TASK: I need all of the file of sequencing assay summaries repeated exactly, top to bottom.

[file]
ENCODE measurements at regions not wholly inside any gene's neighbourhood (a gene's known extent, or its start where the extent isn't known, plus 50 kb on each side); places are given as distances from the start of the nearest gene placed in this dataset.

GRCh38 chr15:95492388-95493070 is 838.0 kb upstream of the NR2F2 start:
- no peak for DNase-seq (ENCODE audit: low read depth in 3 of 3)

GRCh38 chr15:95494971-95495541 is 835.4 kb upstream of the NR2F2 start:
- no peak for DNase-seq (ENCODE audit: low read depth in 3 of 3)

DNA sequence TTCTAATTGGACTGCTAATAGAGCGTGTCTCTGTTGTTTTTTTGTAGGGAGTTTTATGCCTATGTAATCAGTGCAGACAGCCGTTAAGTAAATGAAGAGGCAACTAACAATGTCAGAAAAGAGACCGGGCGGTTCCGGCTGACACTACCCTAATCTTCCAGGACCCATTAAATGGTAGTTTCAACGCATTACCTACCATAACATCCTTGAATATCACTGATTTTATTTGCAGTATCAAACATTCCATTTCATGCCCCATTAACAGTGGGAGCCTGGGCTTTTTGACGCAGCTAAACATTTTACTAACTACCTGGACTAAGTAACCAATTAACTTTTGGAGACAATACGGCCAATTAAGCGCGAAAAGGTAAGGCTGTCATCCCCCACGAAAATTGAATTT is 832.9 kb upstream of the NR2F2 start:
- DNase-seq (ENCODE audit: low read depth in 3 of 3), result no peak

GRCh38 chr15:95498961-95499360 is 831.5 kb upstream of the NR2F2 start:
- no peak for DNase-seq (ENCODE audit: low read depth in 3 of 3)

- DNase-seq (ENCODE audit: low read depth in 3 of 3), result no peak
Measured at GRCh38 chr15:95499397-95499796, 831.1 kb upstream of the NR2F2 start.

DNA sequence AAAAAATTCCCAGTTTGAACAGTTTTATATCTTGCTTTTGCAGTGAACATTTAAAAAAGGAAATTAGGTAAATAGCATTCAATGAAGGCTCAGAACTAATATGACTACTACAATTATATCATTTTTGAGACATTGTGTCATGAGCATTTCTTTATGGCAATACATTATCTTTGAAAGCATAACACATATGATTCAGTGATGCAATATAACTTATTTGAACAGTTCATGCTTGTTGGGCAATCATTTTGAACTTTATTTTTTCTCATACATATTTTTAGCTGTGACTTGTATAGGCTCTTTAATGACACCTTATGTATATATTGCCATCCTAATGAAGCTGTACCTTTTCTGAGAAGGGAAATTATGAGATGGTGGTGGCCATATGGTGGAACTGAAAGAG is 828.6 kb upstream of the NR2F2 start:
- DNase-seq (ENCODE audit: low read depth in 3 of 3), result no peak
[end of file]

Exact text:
ENCODE measurements at regions not wholly inside any gene's neighbourhood (a gene's known extent, or its start where the extent isn't known, plus 50 kb on each side); places are given as distances from the start of the nearest gene placed in this dataset.

GRCh38 chr15:95492388-95493070 is 838.0 kb upstream of the NR2F2 start:
- no peak for DNase-seq (ENCODE audit: low read depth in 3 of 3)

GRCh38 chr15:95494971-95495541 is 835.4 kb upstream of the NR2F2 start:
- no peak for DNase-seq (ENCODE audit: low read depth in 3 of 3)

DNA sequence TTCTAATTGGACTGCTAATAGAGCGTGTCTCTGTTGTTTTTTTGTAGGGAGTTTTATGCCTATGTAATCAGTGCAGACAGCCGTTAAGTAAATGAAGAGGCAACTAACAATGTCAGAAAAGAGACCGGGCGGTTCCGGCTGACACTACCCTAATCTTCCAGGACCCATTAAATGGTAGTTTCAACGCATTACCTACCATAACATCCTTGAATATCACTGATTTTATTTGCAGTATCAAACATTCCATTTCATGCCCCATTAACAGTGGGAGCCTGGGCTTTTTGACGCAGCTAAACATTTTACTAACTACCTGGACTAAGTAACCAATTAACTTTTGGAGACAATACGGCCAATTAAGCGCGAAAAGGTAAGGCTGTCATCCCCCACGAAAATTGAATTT is 832.9 kb upstream of the NR2F2 start:
- DNase-seq (ENCODE audit: low read depth in 3 of 3), result no peak

GRCh38 chr15:95498961-95499360 is 831.5 kb upstream of the NR2F2 start:
- no peak for DNase-seq (ENCODE audit: low read depth in 3 of 3)

- DNase-seq (ENCODE audit: low read depth in 3 of 3), result no peak
Measured at GRCh38 chr15:95499397-95499796, 831.1 kb upstream of the NR2F2 start.

DNA sequence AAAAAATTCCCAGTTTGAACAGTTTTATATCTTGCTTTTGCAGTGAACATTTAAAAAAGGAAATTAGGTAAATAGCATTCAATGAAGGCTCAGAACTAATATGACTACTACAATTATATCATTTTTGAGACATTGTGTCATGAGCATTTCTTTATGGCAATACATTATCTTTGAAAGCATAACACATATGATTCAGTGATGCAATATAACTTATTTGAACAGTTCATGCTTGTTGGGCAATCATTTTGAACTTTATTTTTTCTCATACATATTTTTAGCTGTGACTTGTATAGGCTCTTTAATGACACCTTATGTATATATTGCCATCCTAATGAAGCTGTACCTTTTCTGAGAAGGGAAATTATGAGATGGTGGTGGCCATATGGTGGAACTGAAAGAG is 828.6 kb upstream of the NR2F2 start:
- DNase-seq (ENCODE audit: low read depth in 3 of 3), result no peak